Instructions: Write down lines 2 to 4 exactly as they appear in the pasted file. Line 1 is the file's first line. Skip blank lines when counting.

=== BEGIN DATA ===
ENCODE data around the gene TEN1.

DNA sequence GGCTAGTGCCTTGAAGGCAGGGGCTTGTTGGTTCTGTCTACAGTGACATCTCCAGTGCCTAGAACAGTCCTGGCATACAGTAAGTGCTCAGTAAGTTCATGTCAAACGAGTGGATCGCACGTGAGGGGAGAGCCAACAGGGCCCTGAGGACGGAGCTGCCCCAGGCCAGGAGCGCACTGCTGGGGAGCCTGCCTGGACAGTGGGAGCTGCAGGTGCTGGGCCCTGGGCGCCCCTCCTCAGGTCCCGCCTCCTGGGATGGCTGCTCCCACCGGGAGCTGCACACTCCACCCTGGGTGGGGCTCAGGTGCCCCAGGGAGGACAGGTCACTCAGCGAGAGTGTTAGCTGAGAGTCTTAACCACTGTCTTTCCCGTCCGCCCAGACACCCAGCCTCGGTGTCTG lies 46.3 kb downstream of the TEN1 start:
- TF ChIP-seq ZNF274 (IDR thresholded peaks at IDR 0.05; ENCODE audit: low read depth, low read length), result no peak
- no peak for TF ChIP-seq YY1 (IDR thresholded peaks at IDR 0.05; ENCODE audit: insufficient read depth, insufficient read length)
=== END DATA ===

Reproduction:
DNA sequence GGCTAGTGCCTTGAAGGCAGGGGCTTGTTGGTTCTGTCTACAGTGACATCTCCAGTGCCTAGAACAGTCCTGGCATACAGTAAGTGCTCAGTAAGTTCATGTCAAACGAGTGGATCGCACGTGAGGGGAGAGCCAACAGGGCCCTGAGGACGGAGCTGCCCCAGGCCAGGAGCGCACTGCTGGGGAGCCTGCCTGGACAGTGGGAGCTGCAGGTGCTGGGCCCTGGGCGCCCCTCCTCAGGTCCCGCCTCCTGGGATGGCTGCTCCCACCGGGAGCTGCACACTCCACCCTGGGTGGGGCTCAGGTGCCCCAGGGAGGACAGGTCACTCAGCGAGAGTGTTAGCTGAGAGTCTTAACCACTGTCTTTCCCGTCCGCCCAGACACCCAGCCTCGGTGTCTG lies 46.3 kb downstream of the TEN1 start:
- TF ChIP-seq ZNF274 (IDR thresholded peaks at IDR 0.05; ENCODE audit: low read depth, low read length), result no peak
- no peak for TF ChIP-seq YY1 (IDR thresholded peaks at IDR 0.05; ENCODE audit: insufficient read depth, insufficient read length)